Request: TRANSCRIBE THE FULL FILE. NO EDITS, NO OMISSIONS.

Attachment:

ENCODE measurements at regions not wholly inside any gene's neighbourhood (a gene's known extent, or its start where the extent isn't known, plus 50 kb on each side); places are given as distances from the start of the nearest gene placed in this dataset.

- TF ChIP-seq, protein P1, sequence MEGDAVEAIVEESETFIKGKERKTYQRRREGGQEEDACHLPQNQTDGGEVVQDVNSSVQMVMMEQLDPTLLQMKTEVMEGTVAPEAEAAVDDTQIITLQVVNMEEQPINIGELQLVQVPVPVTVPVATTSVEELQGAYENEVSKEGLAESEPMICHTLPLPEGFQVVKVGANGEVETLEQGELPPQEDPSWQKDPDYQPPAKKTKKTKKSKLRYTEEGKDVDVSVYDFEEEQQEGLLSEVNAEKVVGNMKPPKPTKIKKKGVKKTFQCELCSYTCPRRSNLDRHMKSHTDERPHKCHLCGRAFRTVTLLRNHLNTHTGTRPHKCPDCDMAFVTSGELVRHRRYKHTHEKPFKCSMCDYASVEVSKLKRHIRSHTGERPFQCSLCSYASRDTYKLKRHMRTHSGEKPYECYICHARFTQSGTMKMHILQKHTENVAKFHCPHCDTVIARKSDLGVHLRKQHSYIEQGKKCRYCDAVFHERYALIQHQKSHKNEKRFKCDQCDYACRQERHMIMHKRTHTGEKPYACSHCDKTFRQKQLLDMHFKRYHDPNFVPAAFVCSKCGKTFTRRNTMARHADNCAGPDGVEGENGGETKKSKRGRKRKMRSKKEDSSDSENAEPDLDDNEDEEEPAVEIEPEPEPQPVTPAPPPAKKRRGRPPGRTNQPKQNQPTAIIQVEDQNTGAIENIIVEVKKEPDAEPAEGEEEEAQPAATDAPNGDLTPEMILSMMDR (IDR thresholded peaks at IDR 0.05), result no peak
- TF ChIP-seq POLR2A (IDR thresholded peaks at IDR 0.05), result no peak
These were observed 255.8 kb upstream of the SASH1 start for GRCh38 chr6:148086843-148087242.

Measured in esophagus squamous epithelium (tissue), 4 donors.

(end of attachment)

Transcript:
ENCODE measurements at regions not wholly inside any gene's neighbourhood (a gene's known extent, or its start where the extent isn't known, plus 50 kb on each side); places are given as distances from the start of the nearest gene placed in this dataset.

- TF ChIP-seq, protein P1, sequence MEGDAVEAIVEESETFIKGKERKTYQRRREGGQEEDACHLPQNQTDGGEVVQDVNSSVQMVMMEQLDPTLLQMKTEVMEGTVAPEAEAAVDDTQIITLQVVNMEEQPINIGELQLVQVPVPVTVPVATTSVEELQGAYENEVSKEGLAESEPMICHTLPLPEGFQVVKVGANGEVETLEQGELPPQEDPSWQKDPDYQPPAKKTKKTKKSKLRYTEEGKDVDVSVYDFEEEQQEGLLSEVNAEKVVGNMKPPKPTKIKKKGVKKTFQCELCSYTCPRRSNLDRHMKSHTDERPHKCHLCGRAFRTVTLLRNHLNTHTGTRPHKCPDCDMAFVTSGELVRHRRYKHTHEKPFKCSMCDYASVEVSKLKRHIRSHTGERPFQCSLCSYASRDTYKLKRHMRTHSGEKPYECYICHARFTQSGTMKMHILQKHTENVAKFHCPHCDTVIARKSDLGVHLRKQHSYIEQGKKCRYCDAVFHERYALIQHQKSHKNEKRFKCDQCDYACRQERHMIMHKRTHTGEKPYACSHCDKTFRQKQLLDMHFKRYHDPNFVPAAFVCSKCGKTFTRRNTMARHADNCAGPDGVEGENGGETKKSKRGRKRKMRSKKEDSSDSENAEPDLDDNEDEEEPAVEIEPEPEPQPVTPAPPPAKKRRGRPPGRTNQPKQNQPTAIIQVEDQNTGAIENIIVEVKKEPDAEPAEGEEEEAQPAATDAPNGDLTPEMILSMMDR (IDR thresholded peaks at IDR 0.05), result no peak
- TF ChIP-seq POLR2A (IDR thresholded peaks at IDR 0.05), result no peak
These were observed 255.8 kb upstream of the SASH1 start for GRCh38 chr6:148086843-148087242.

Measured in esophagus squamous epithelium (tissue), 4 donors.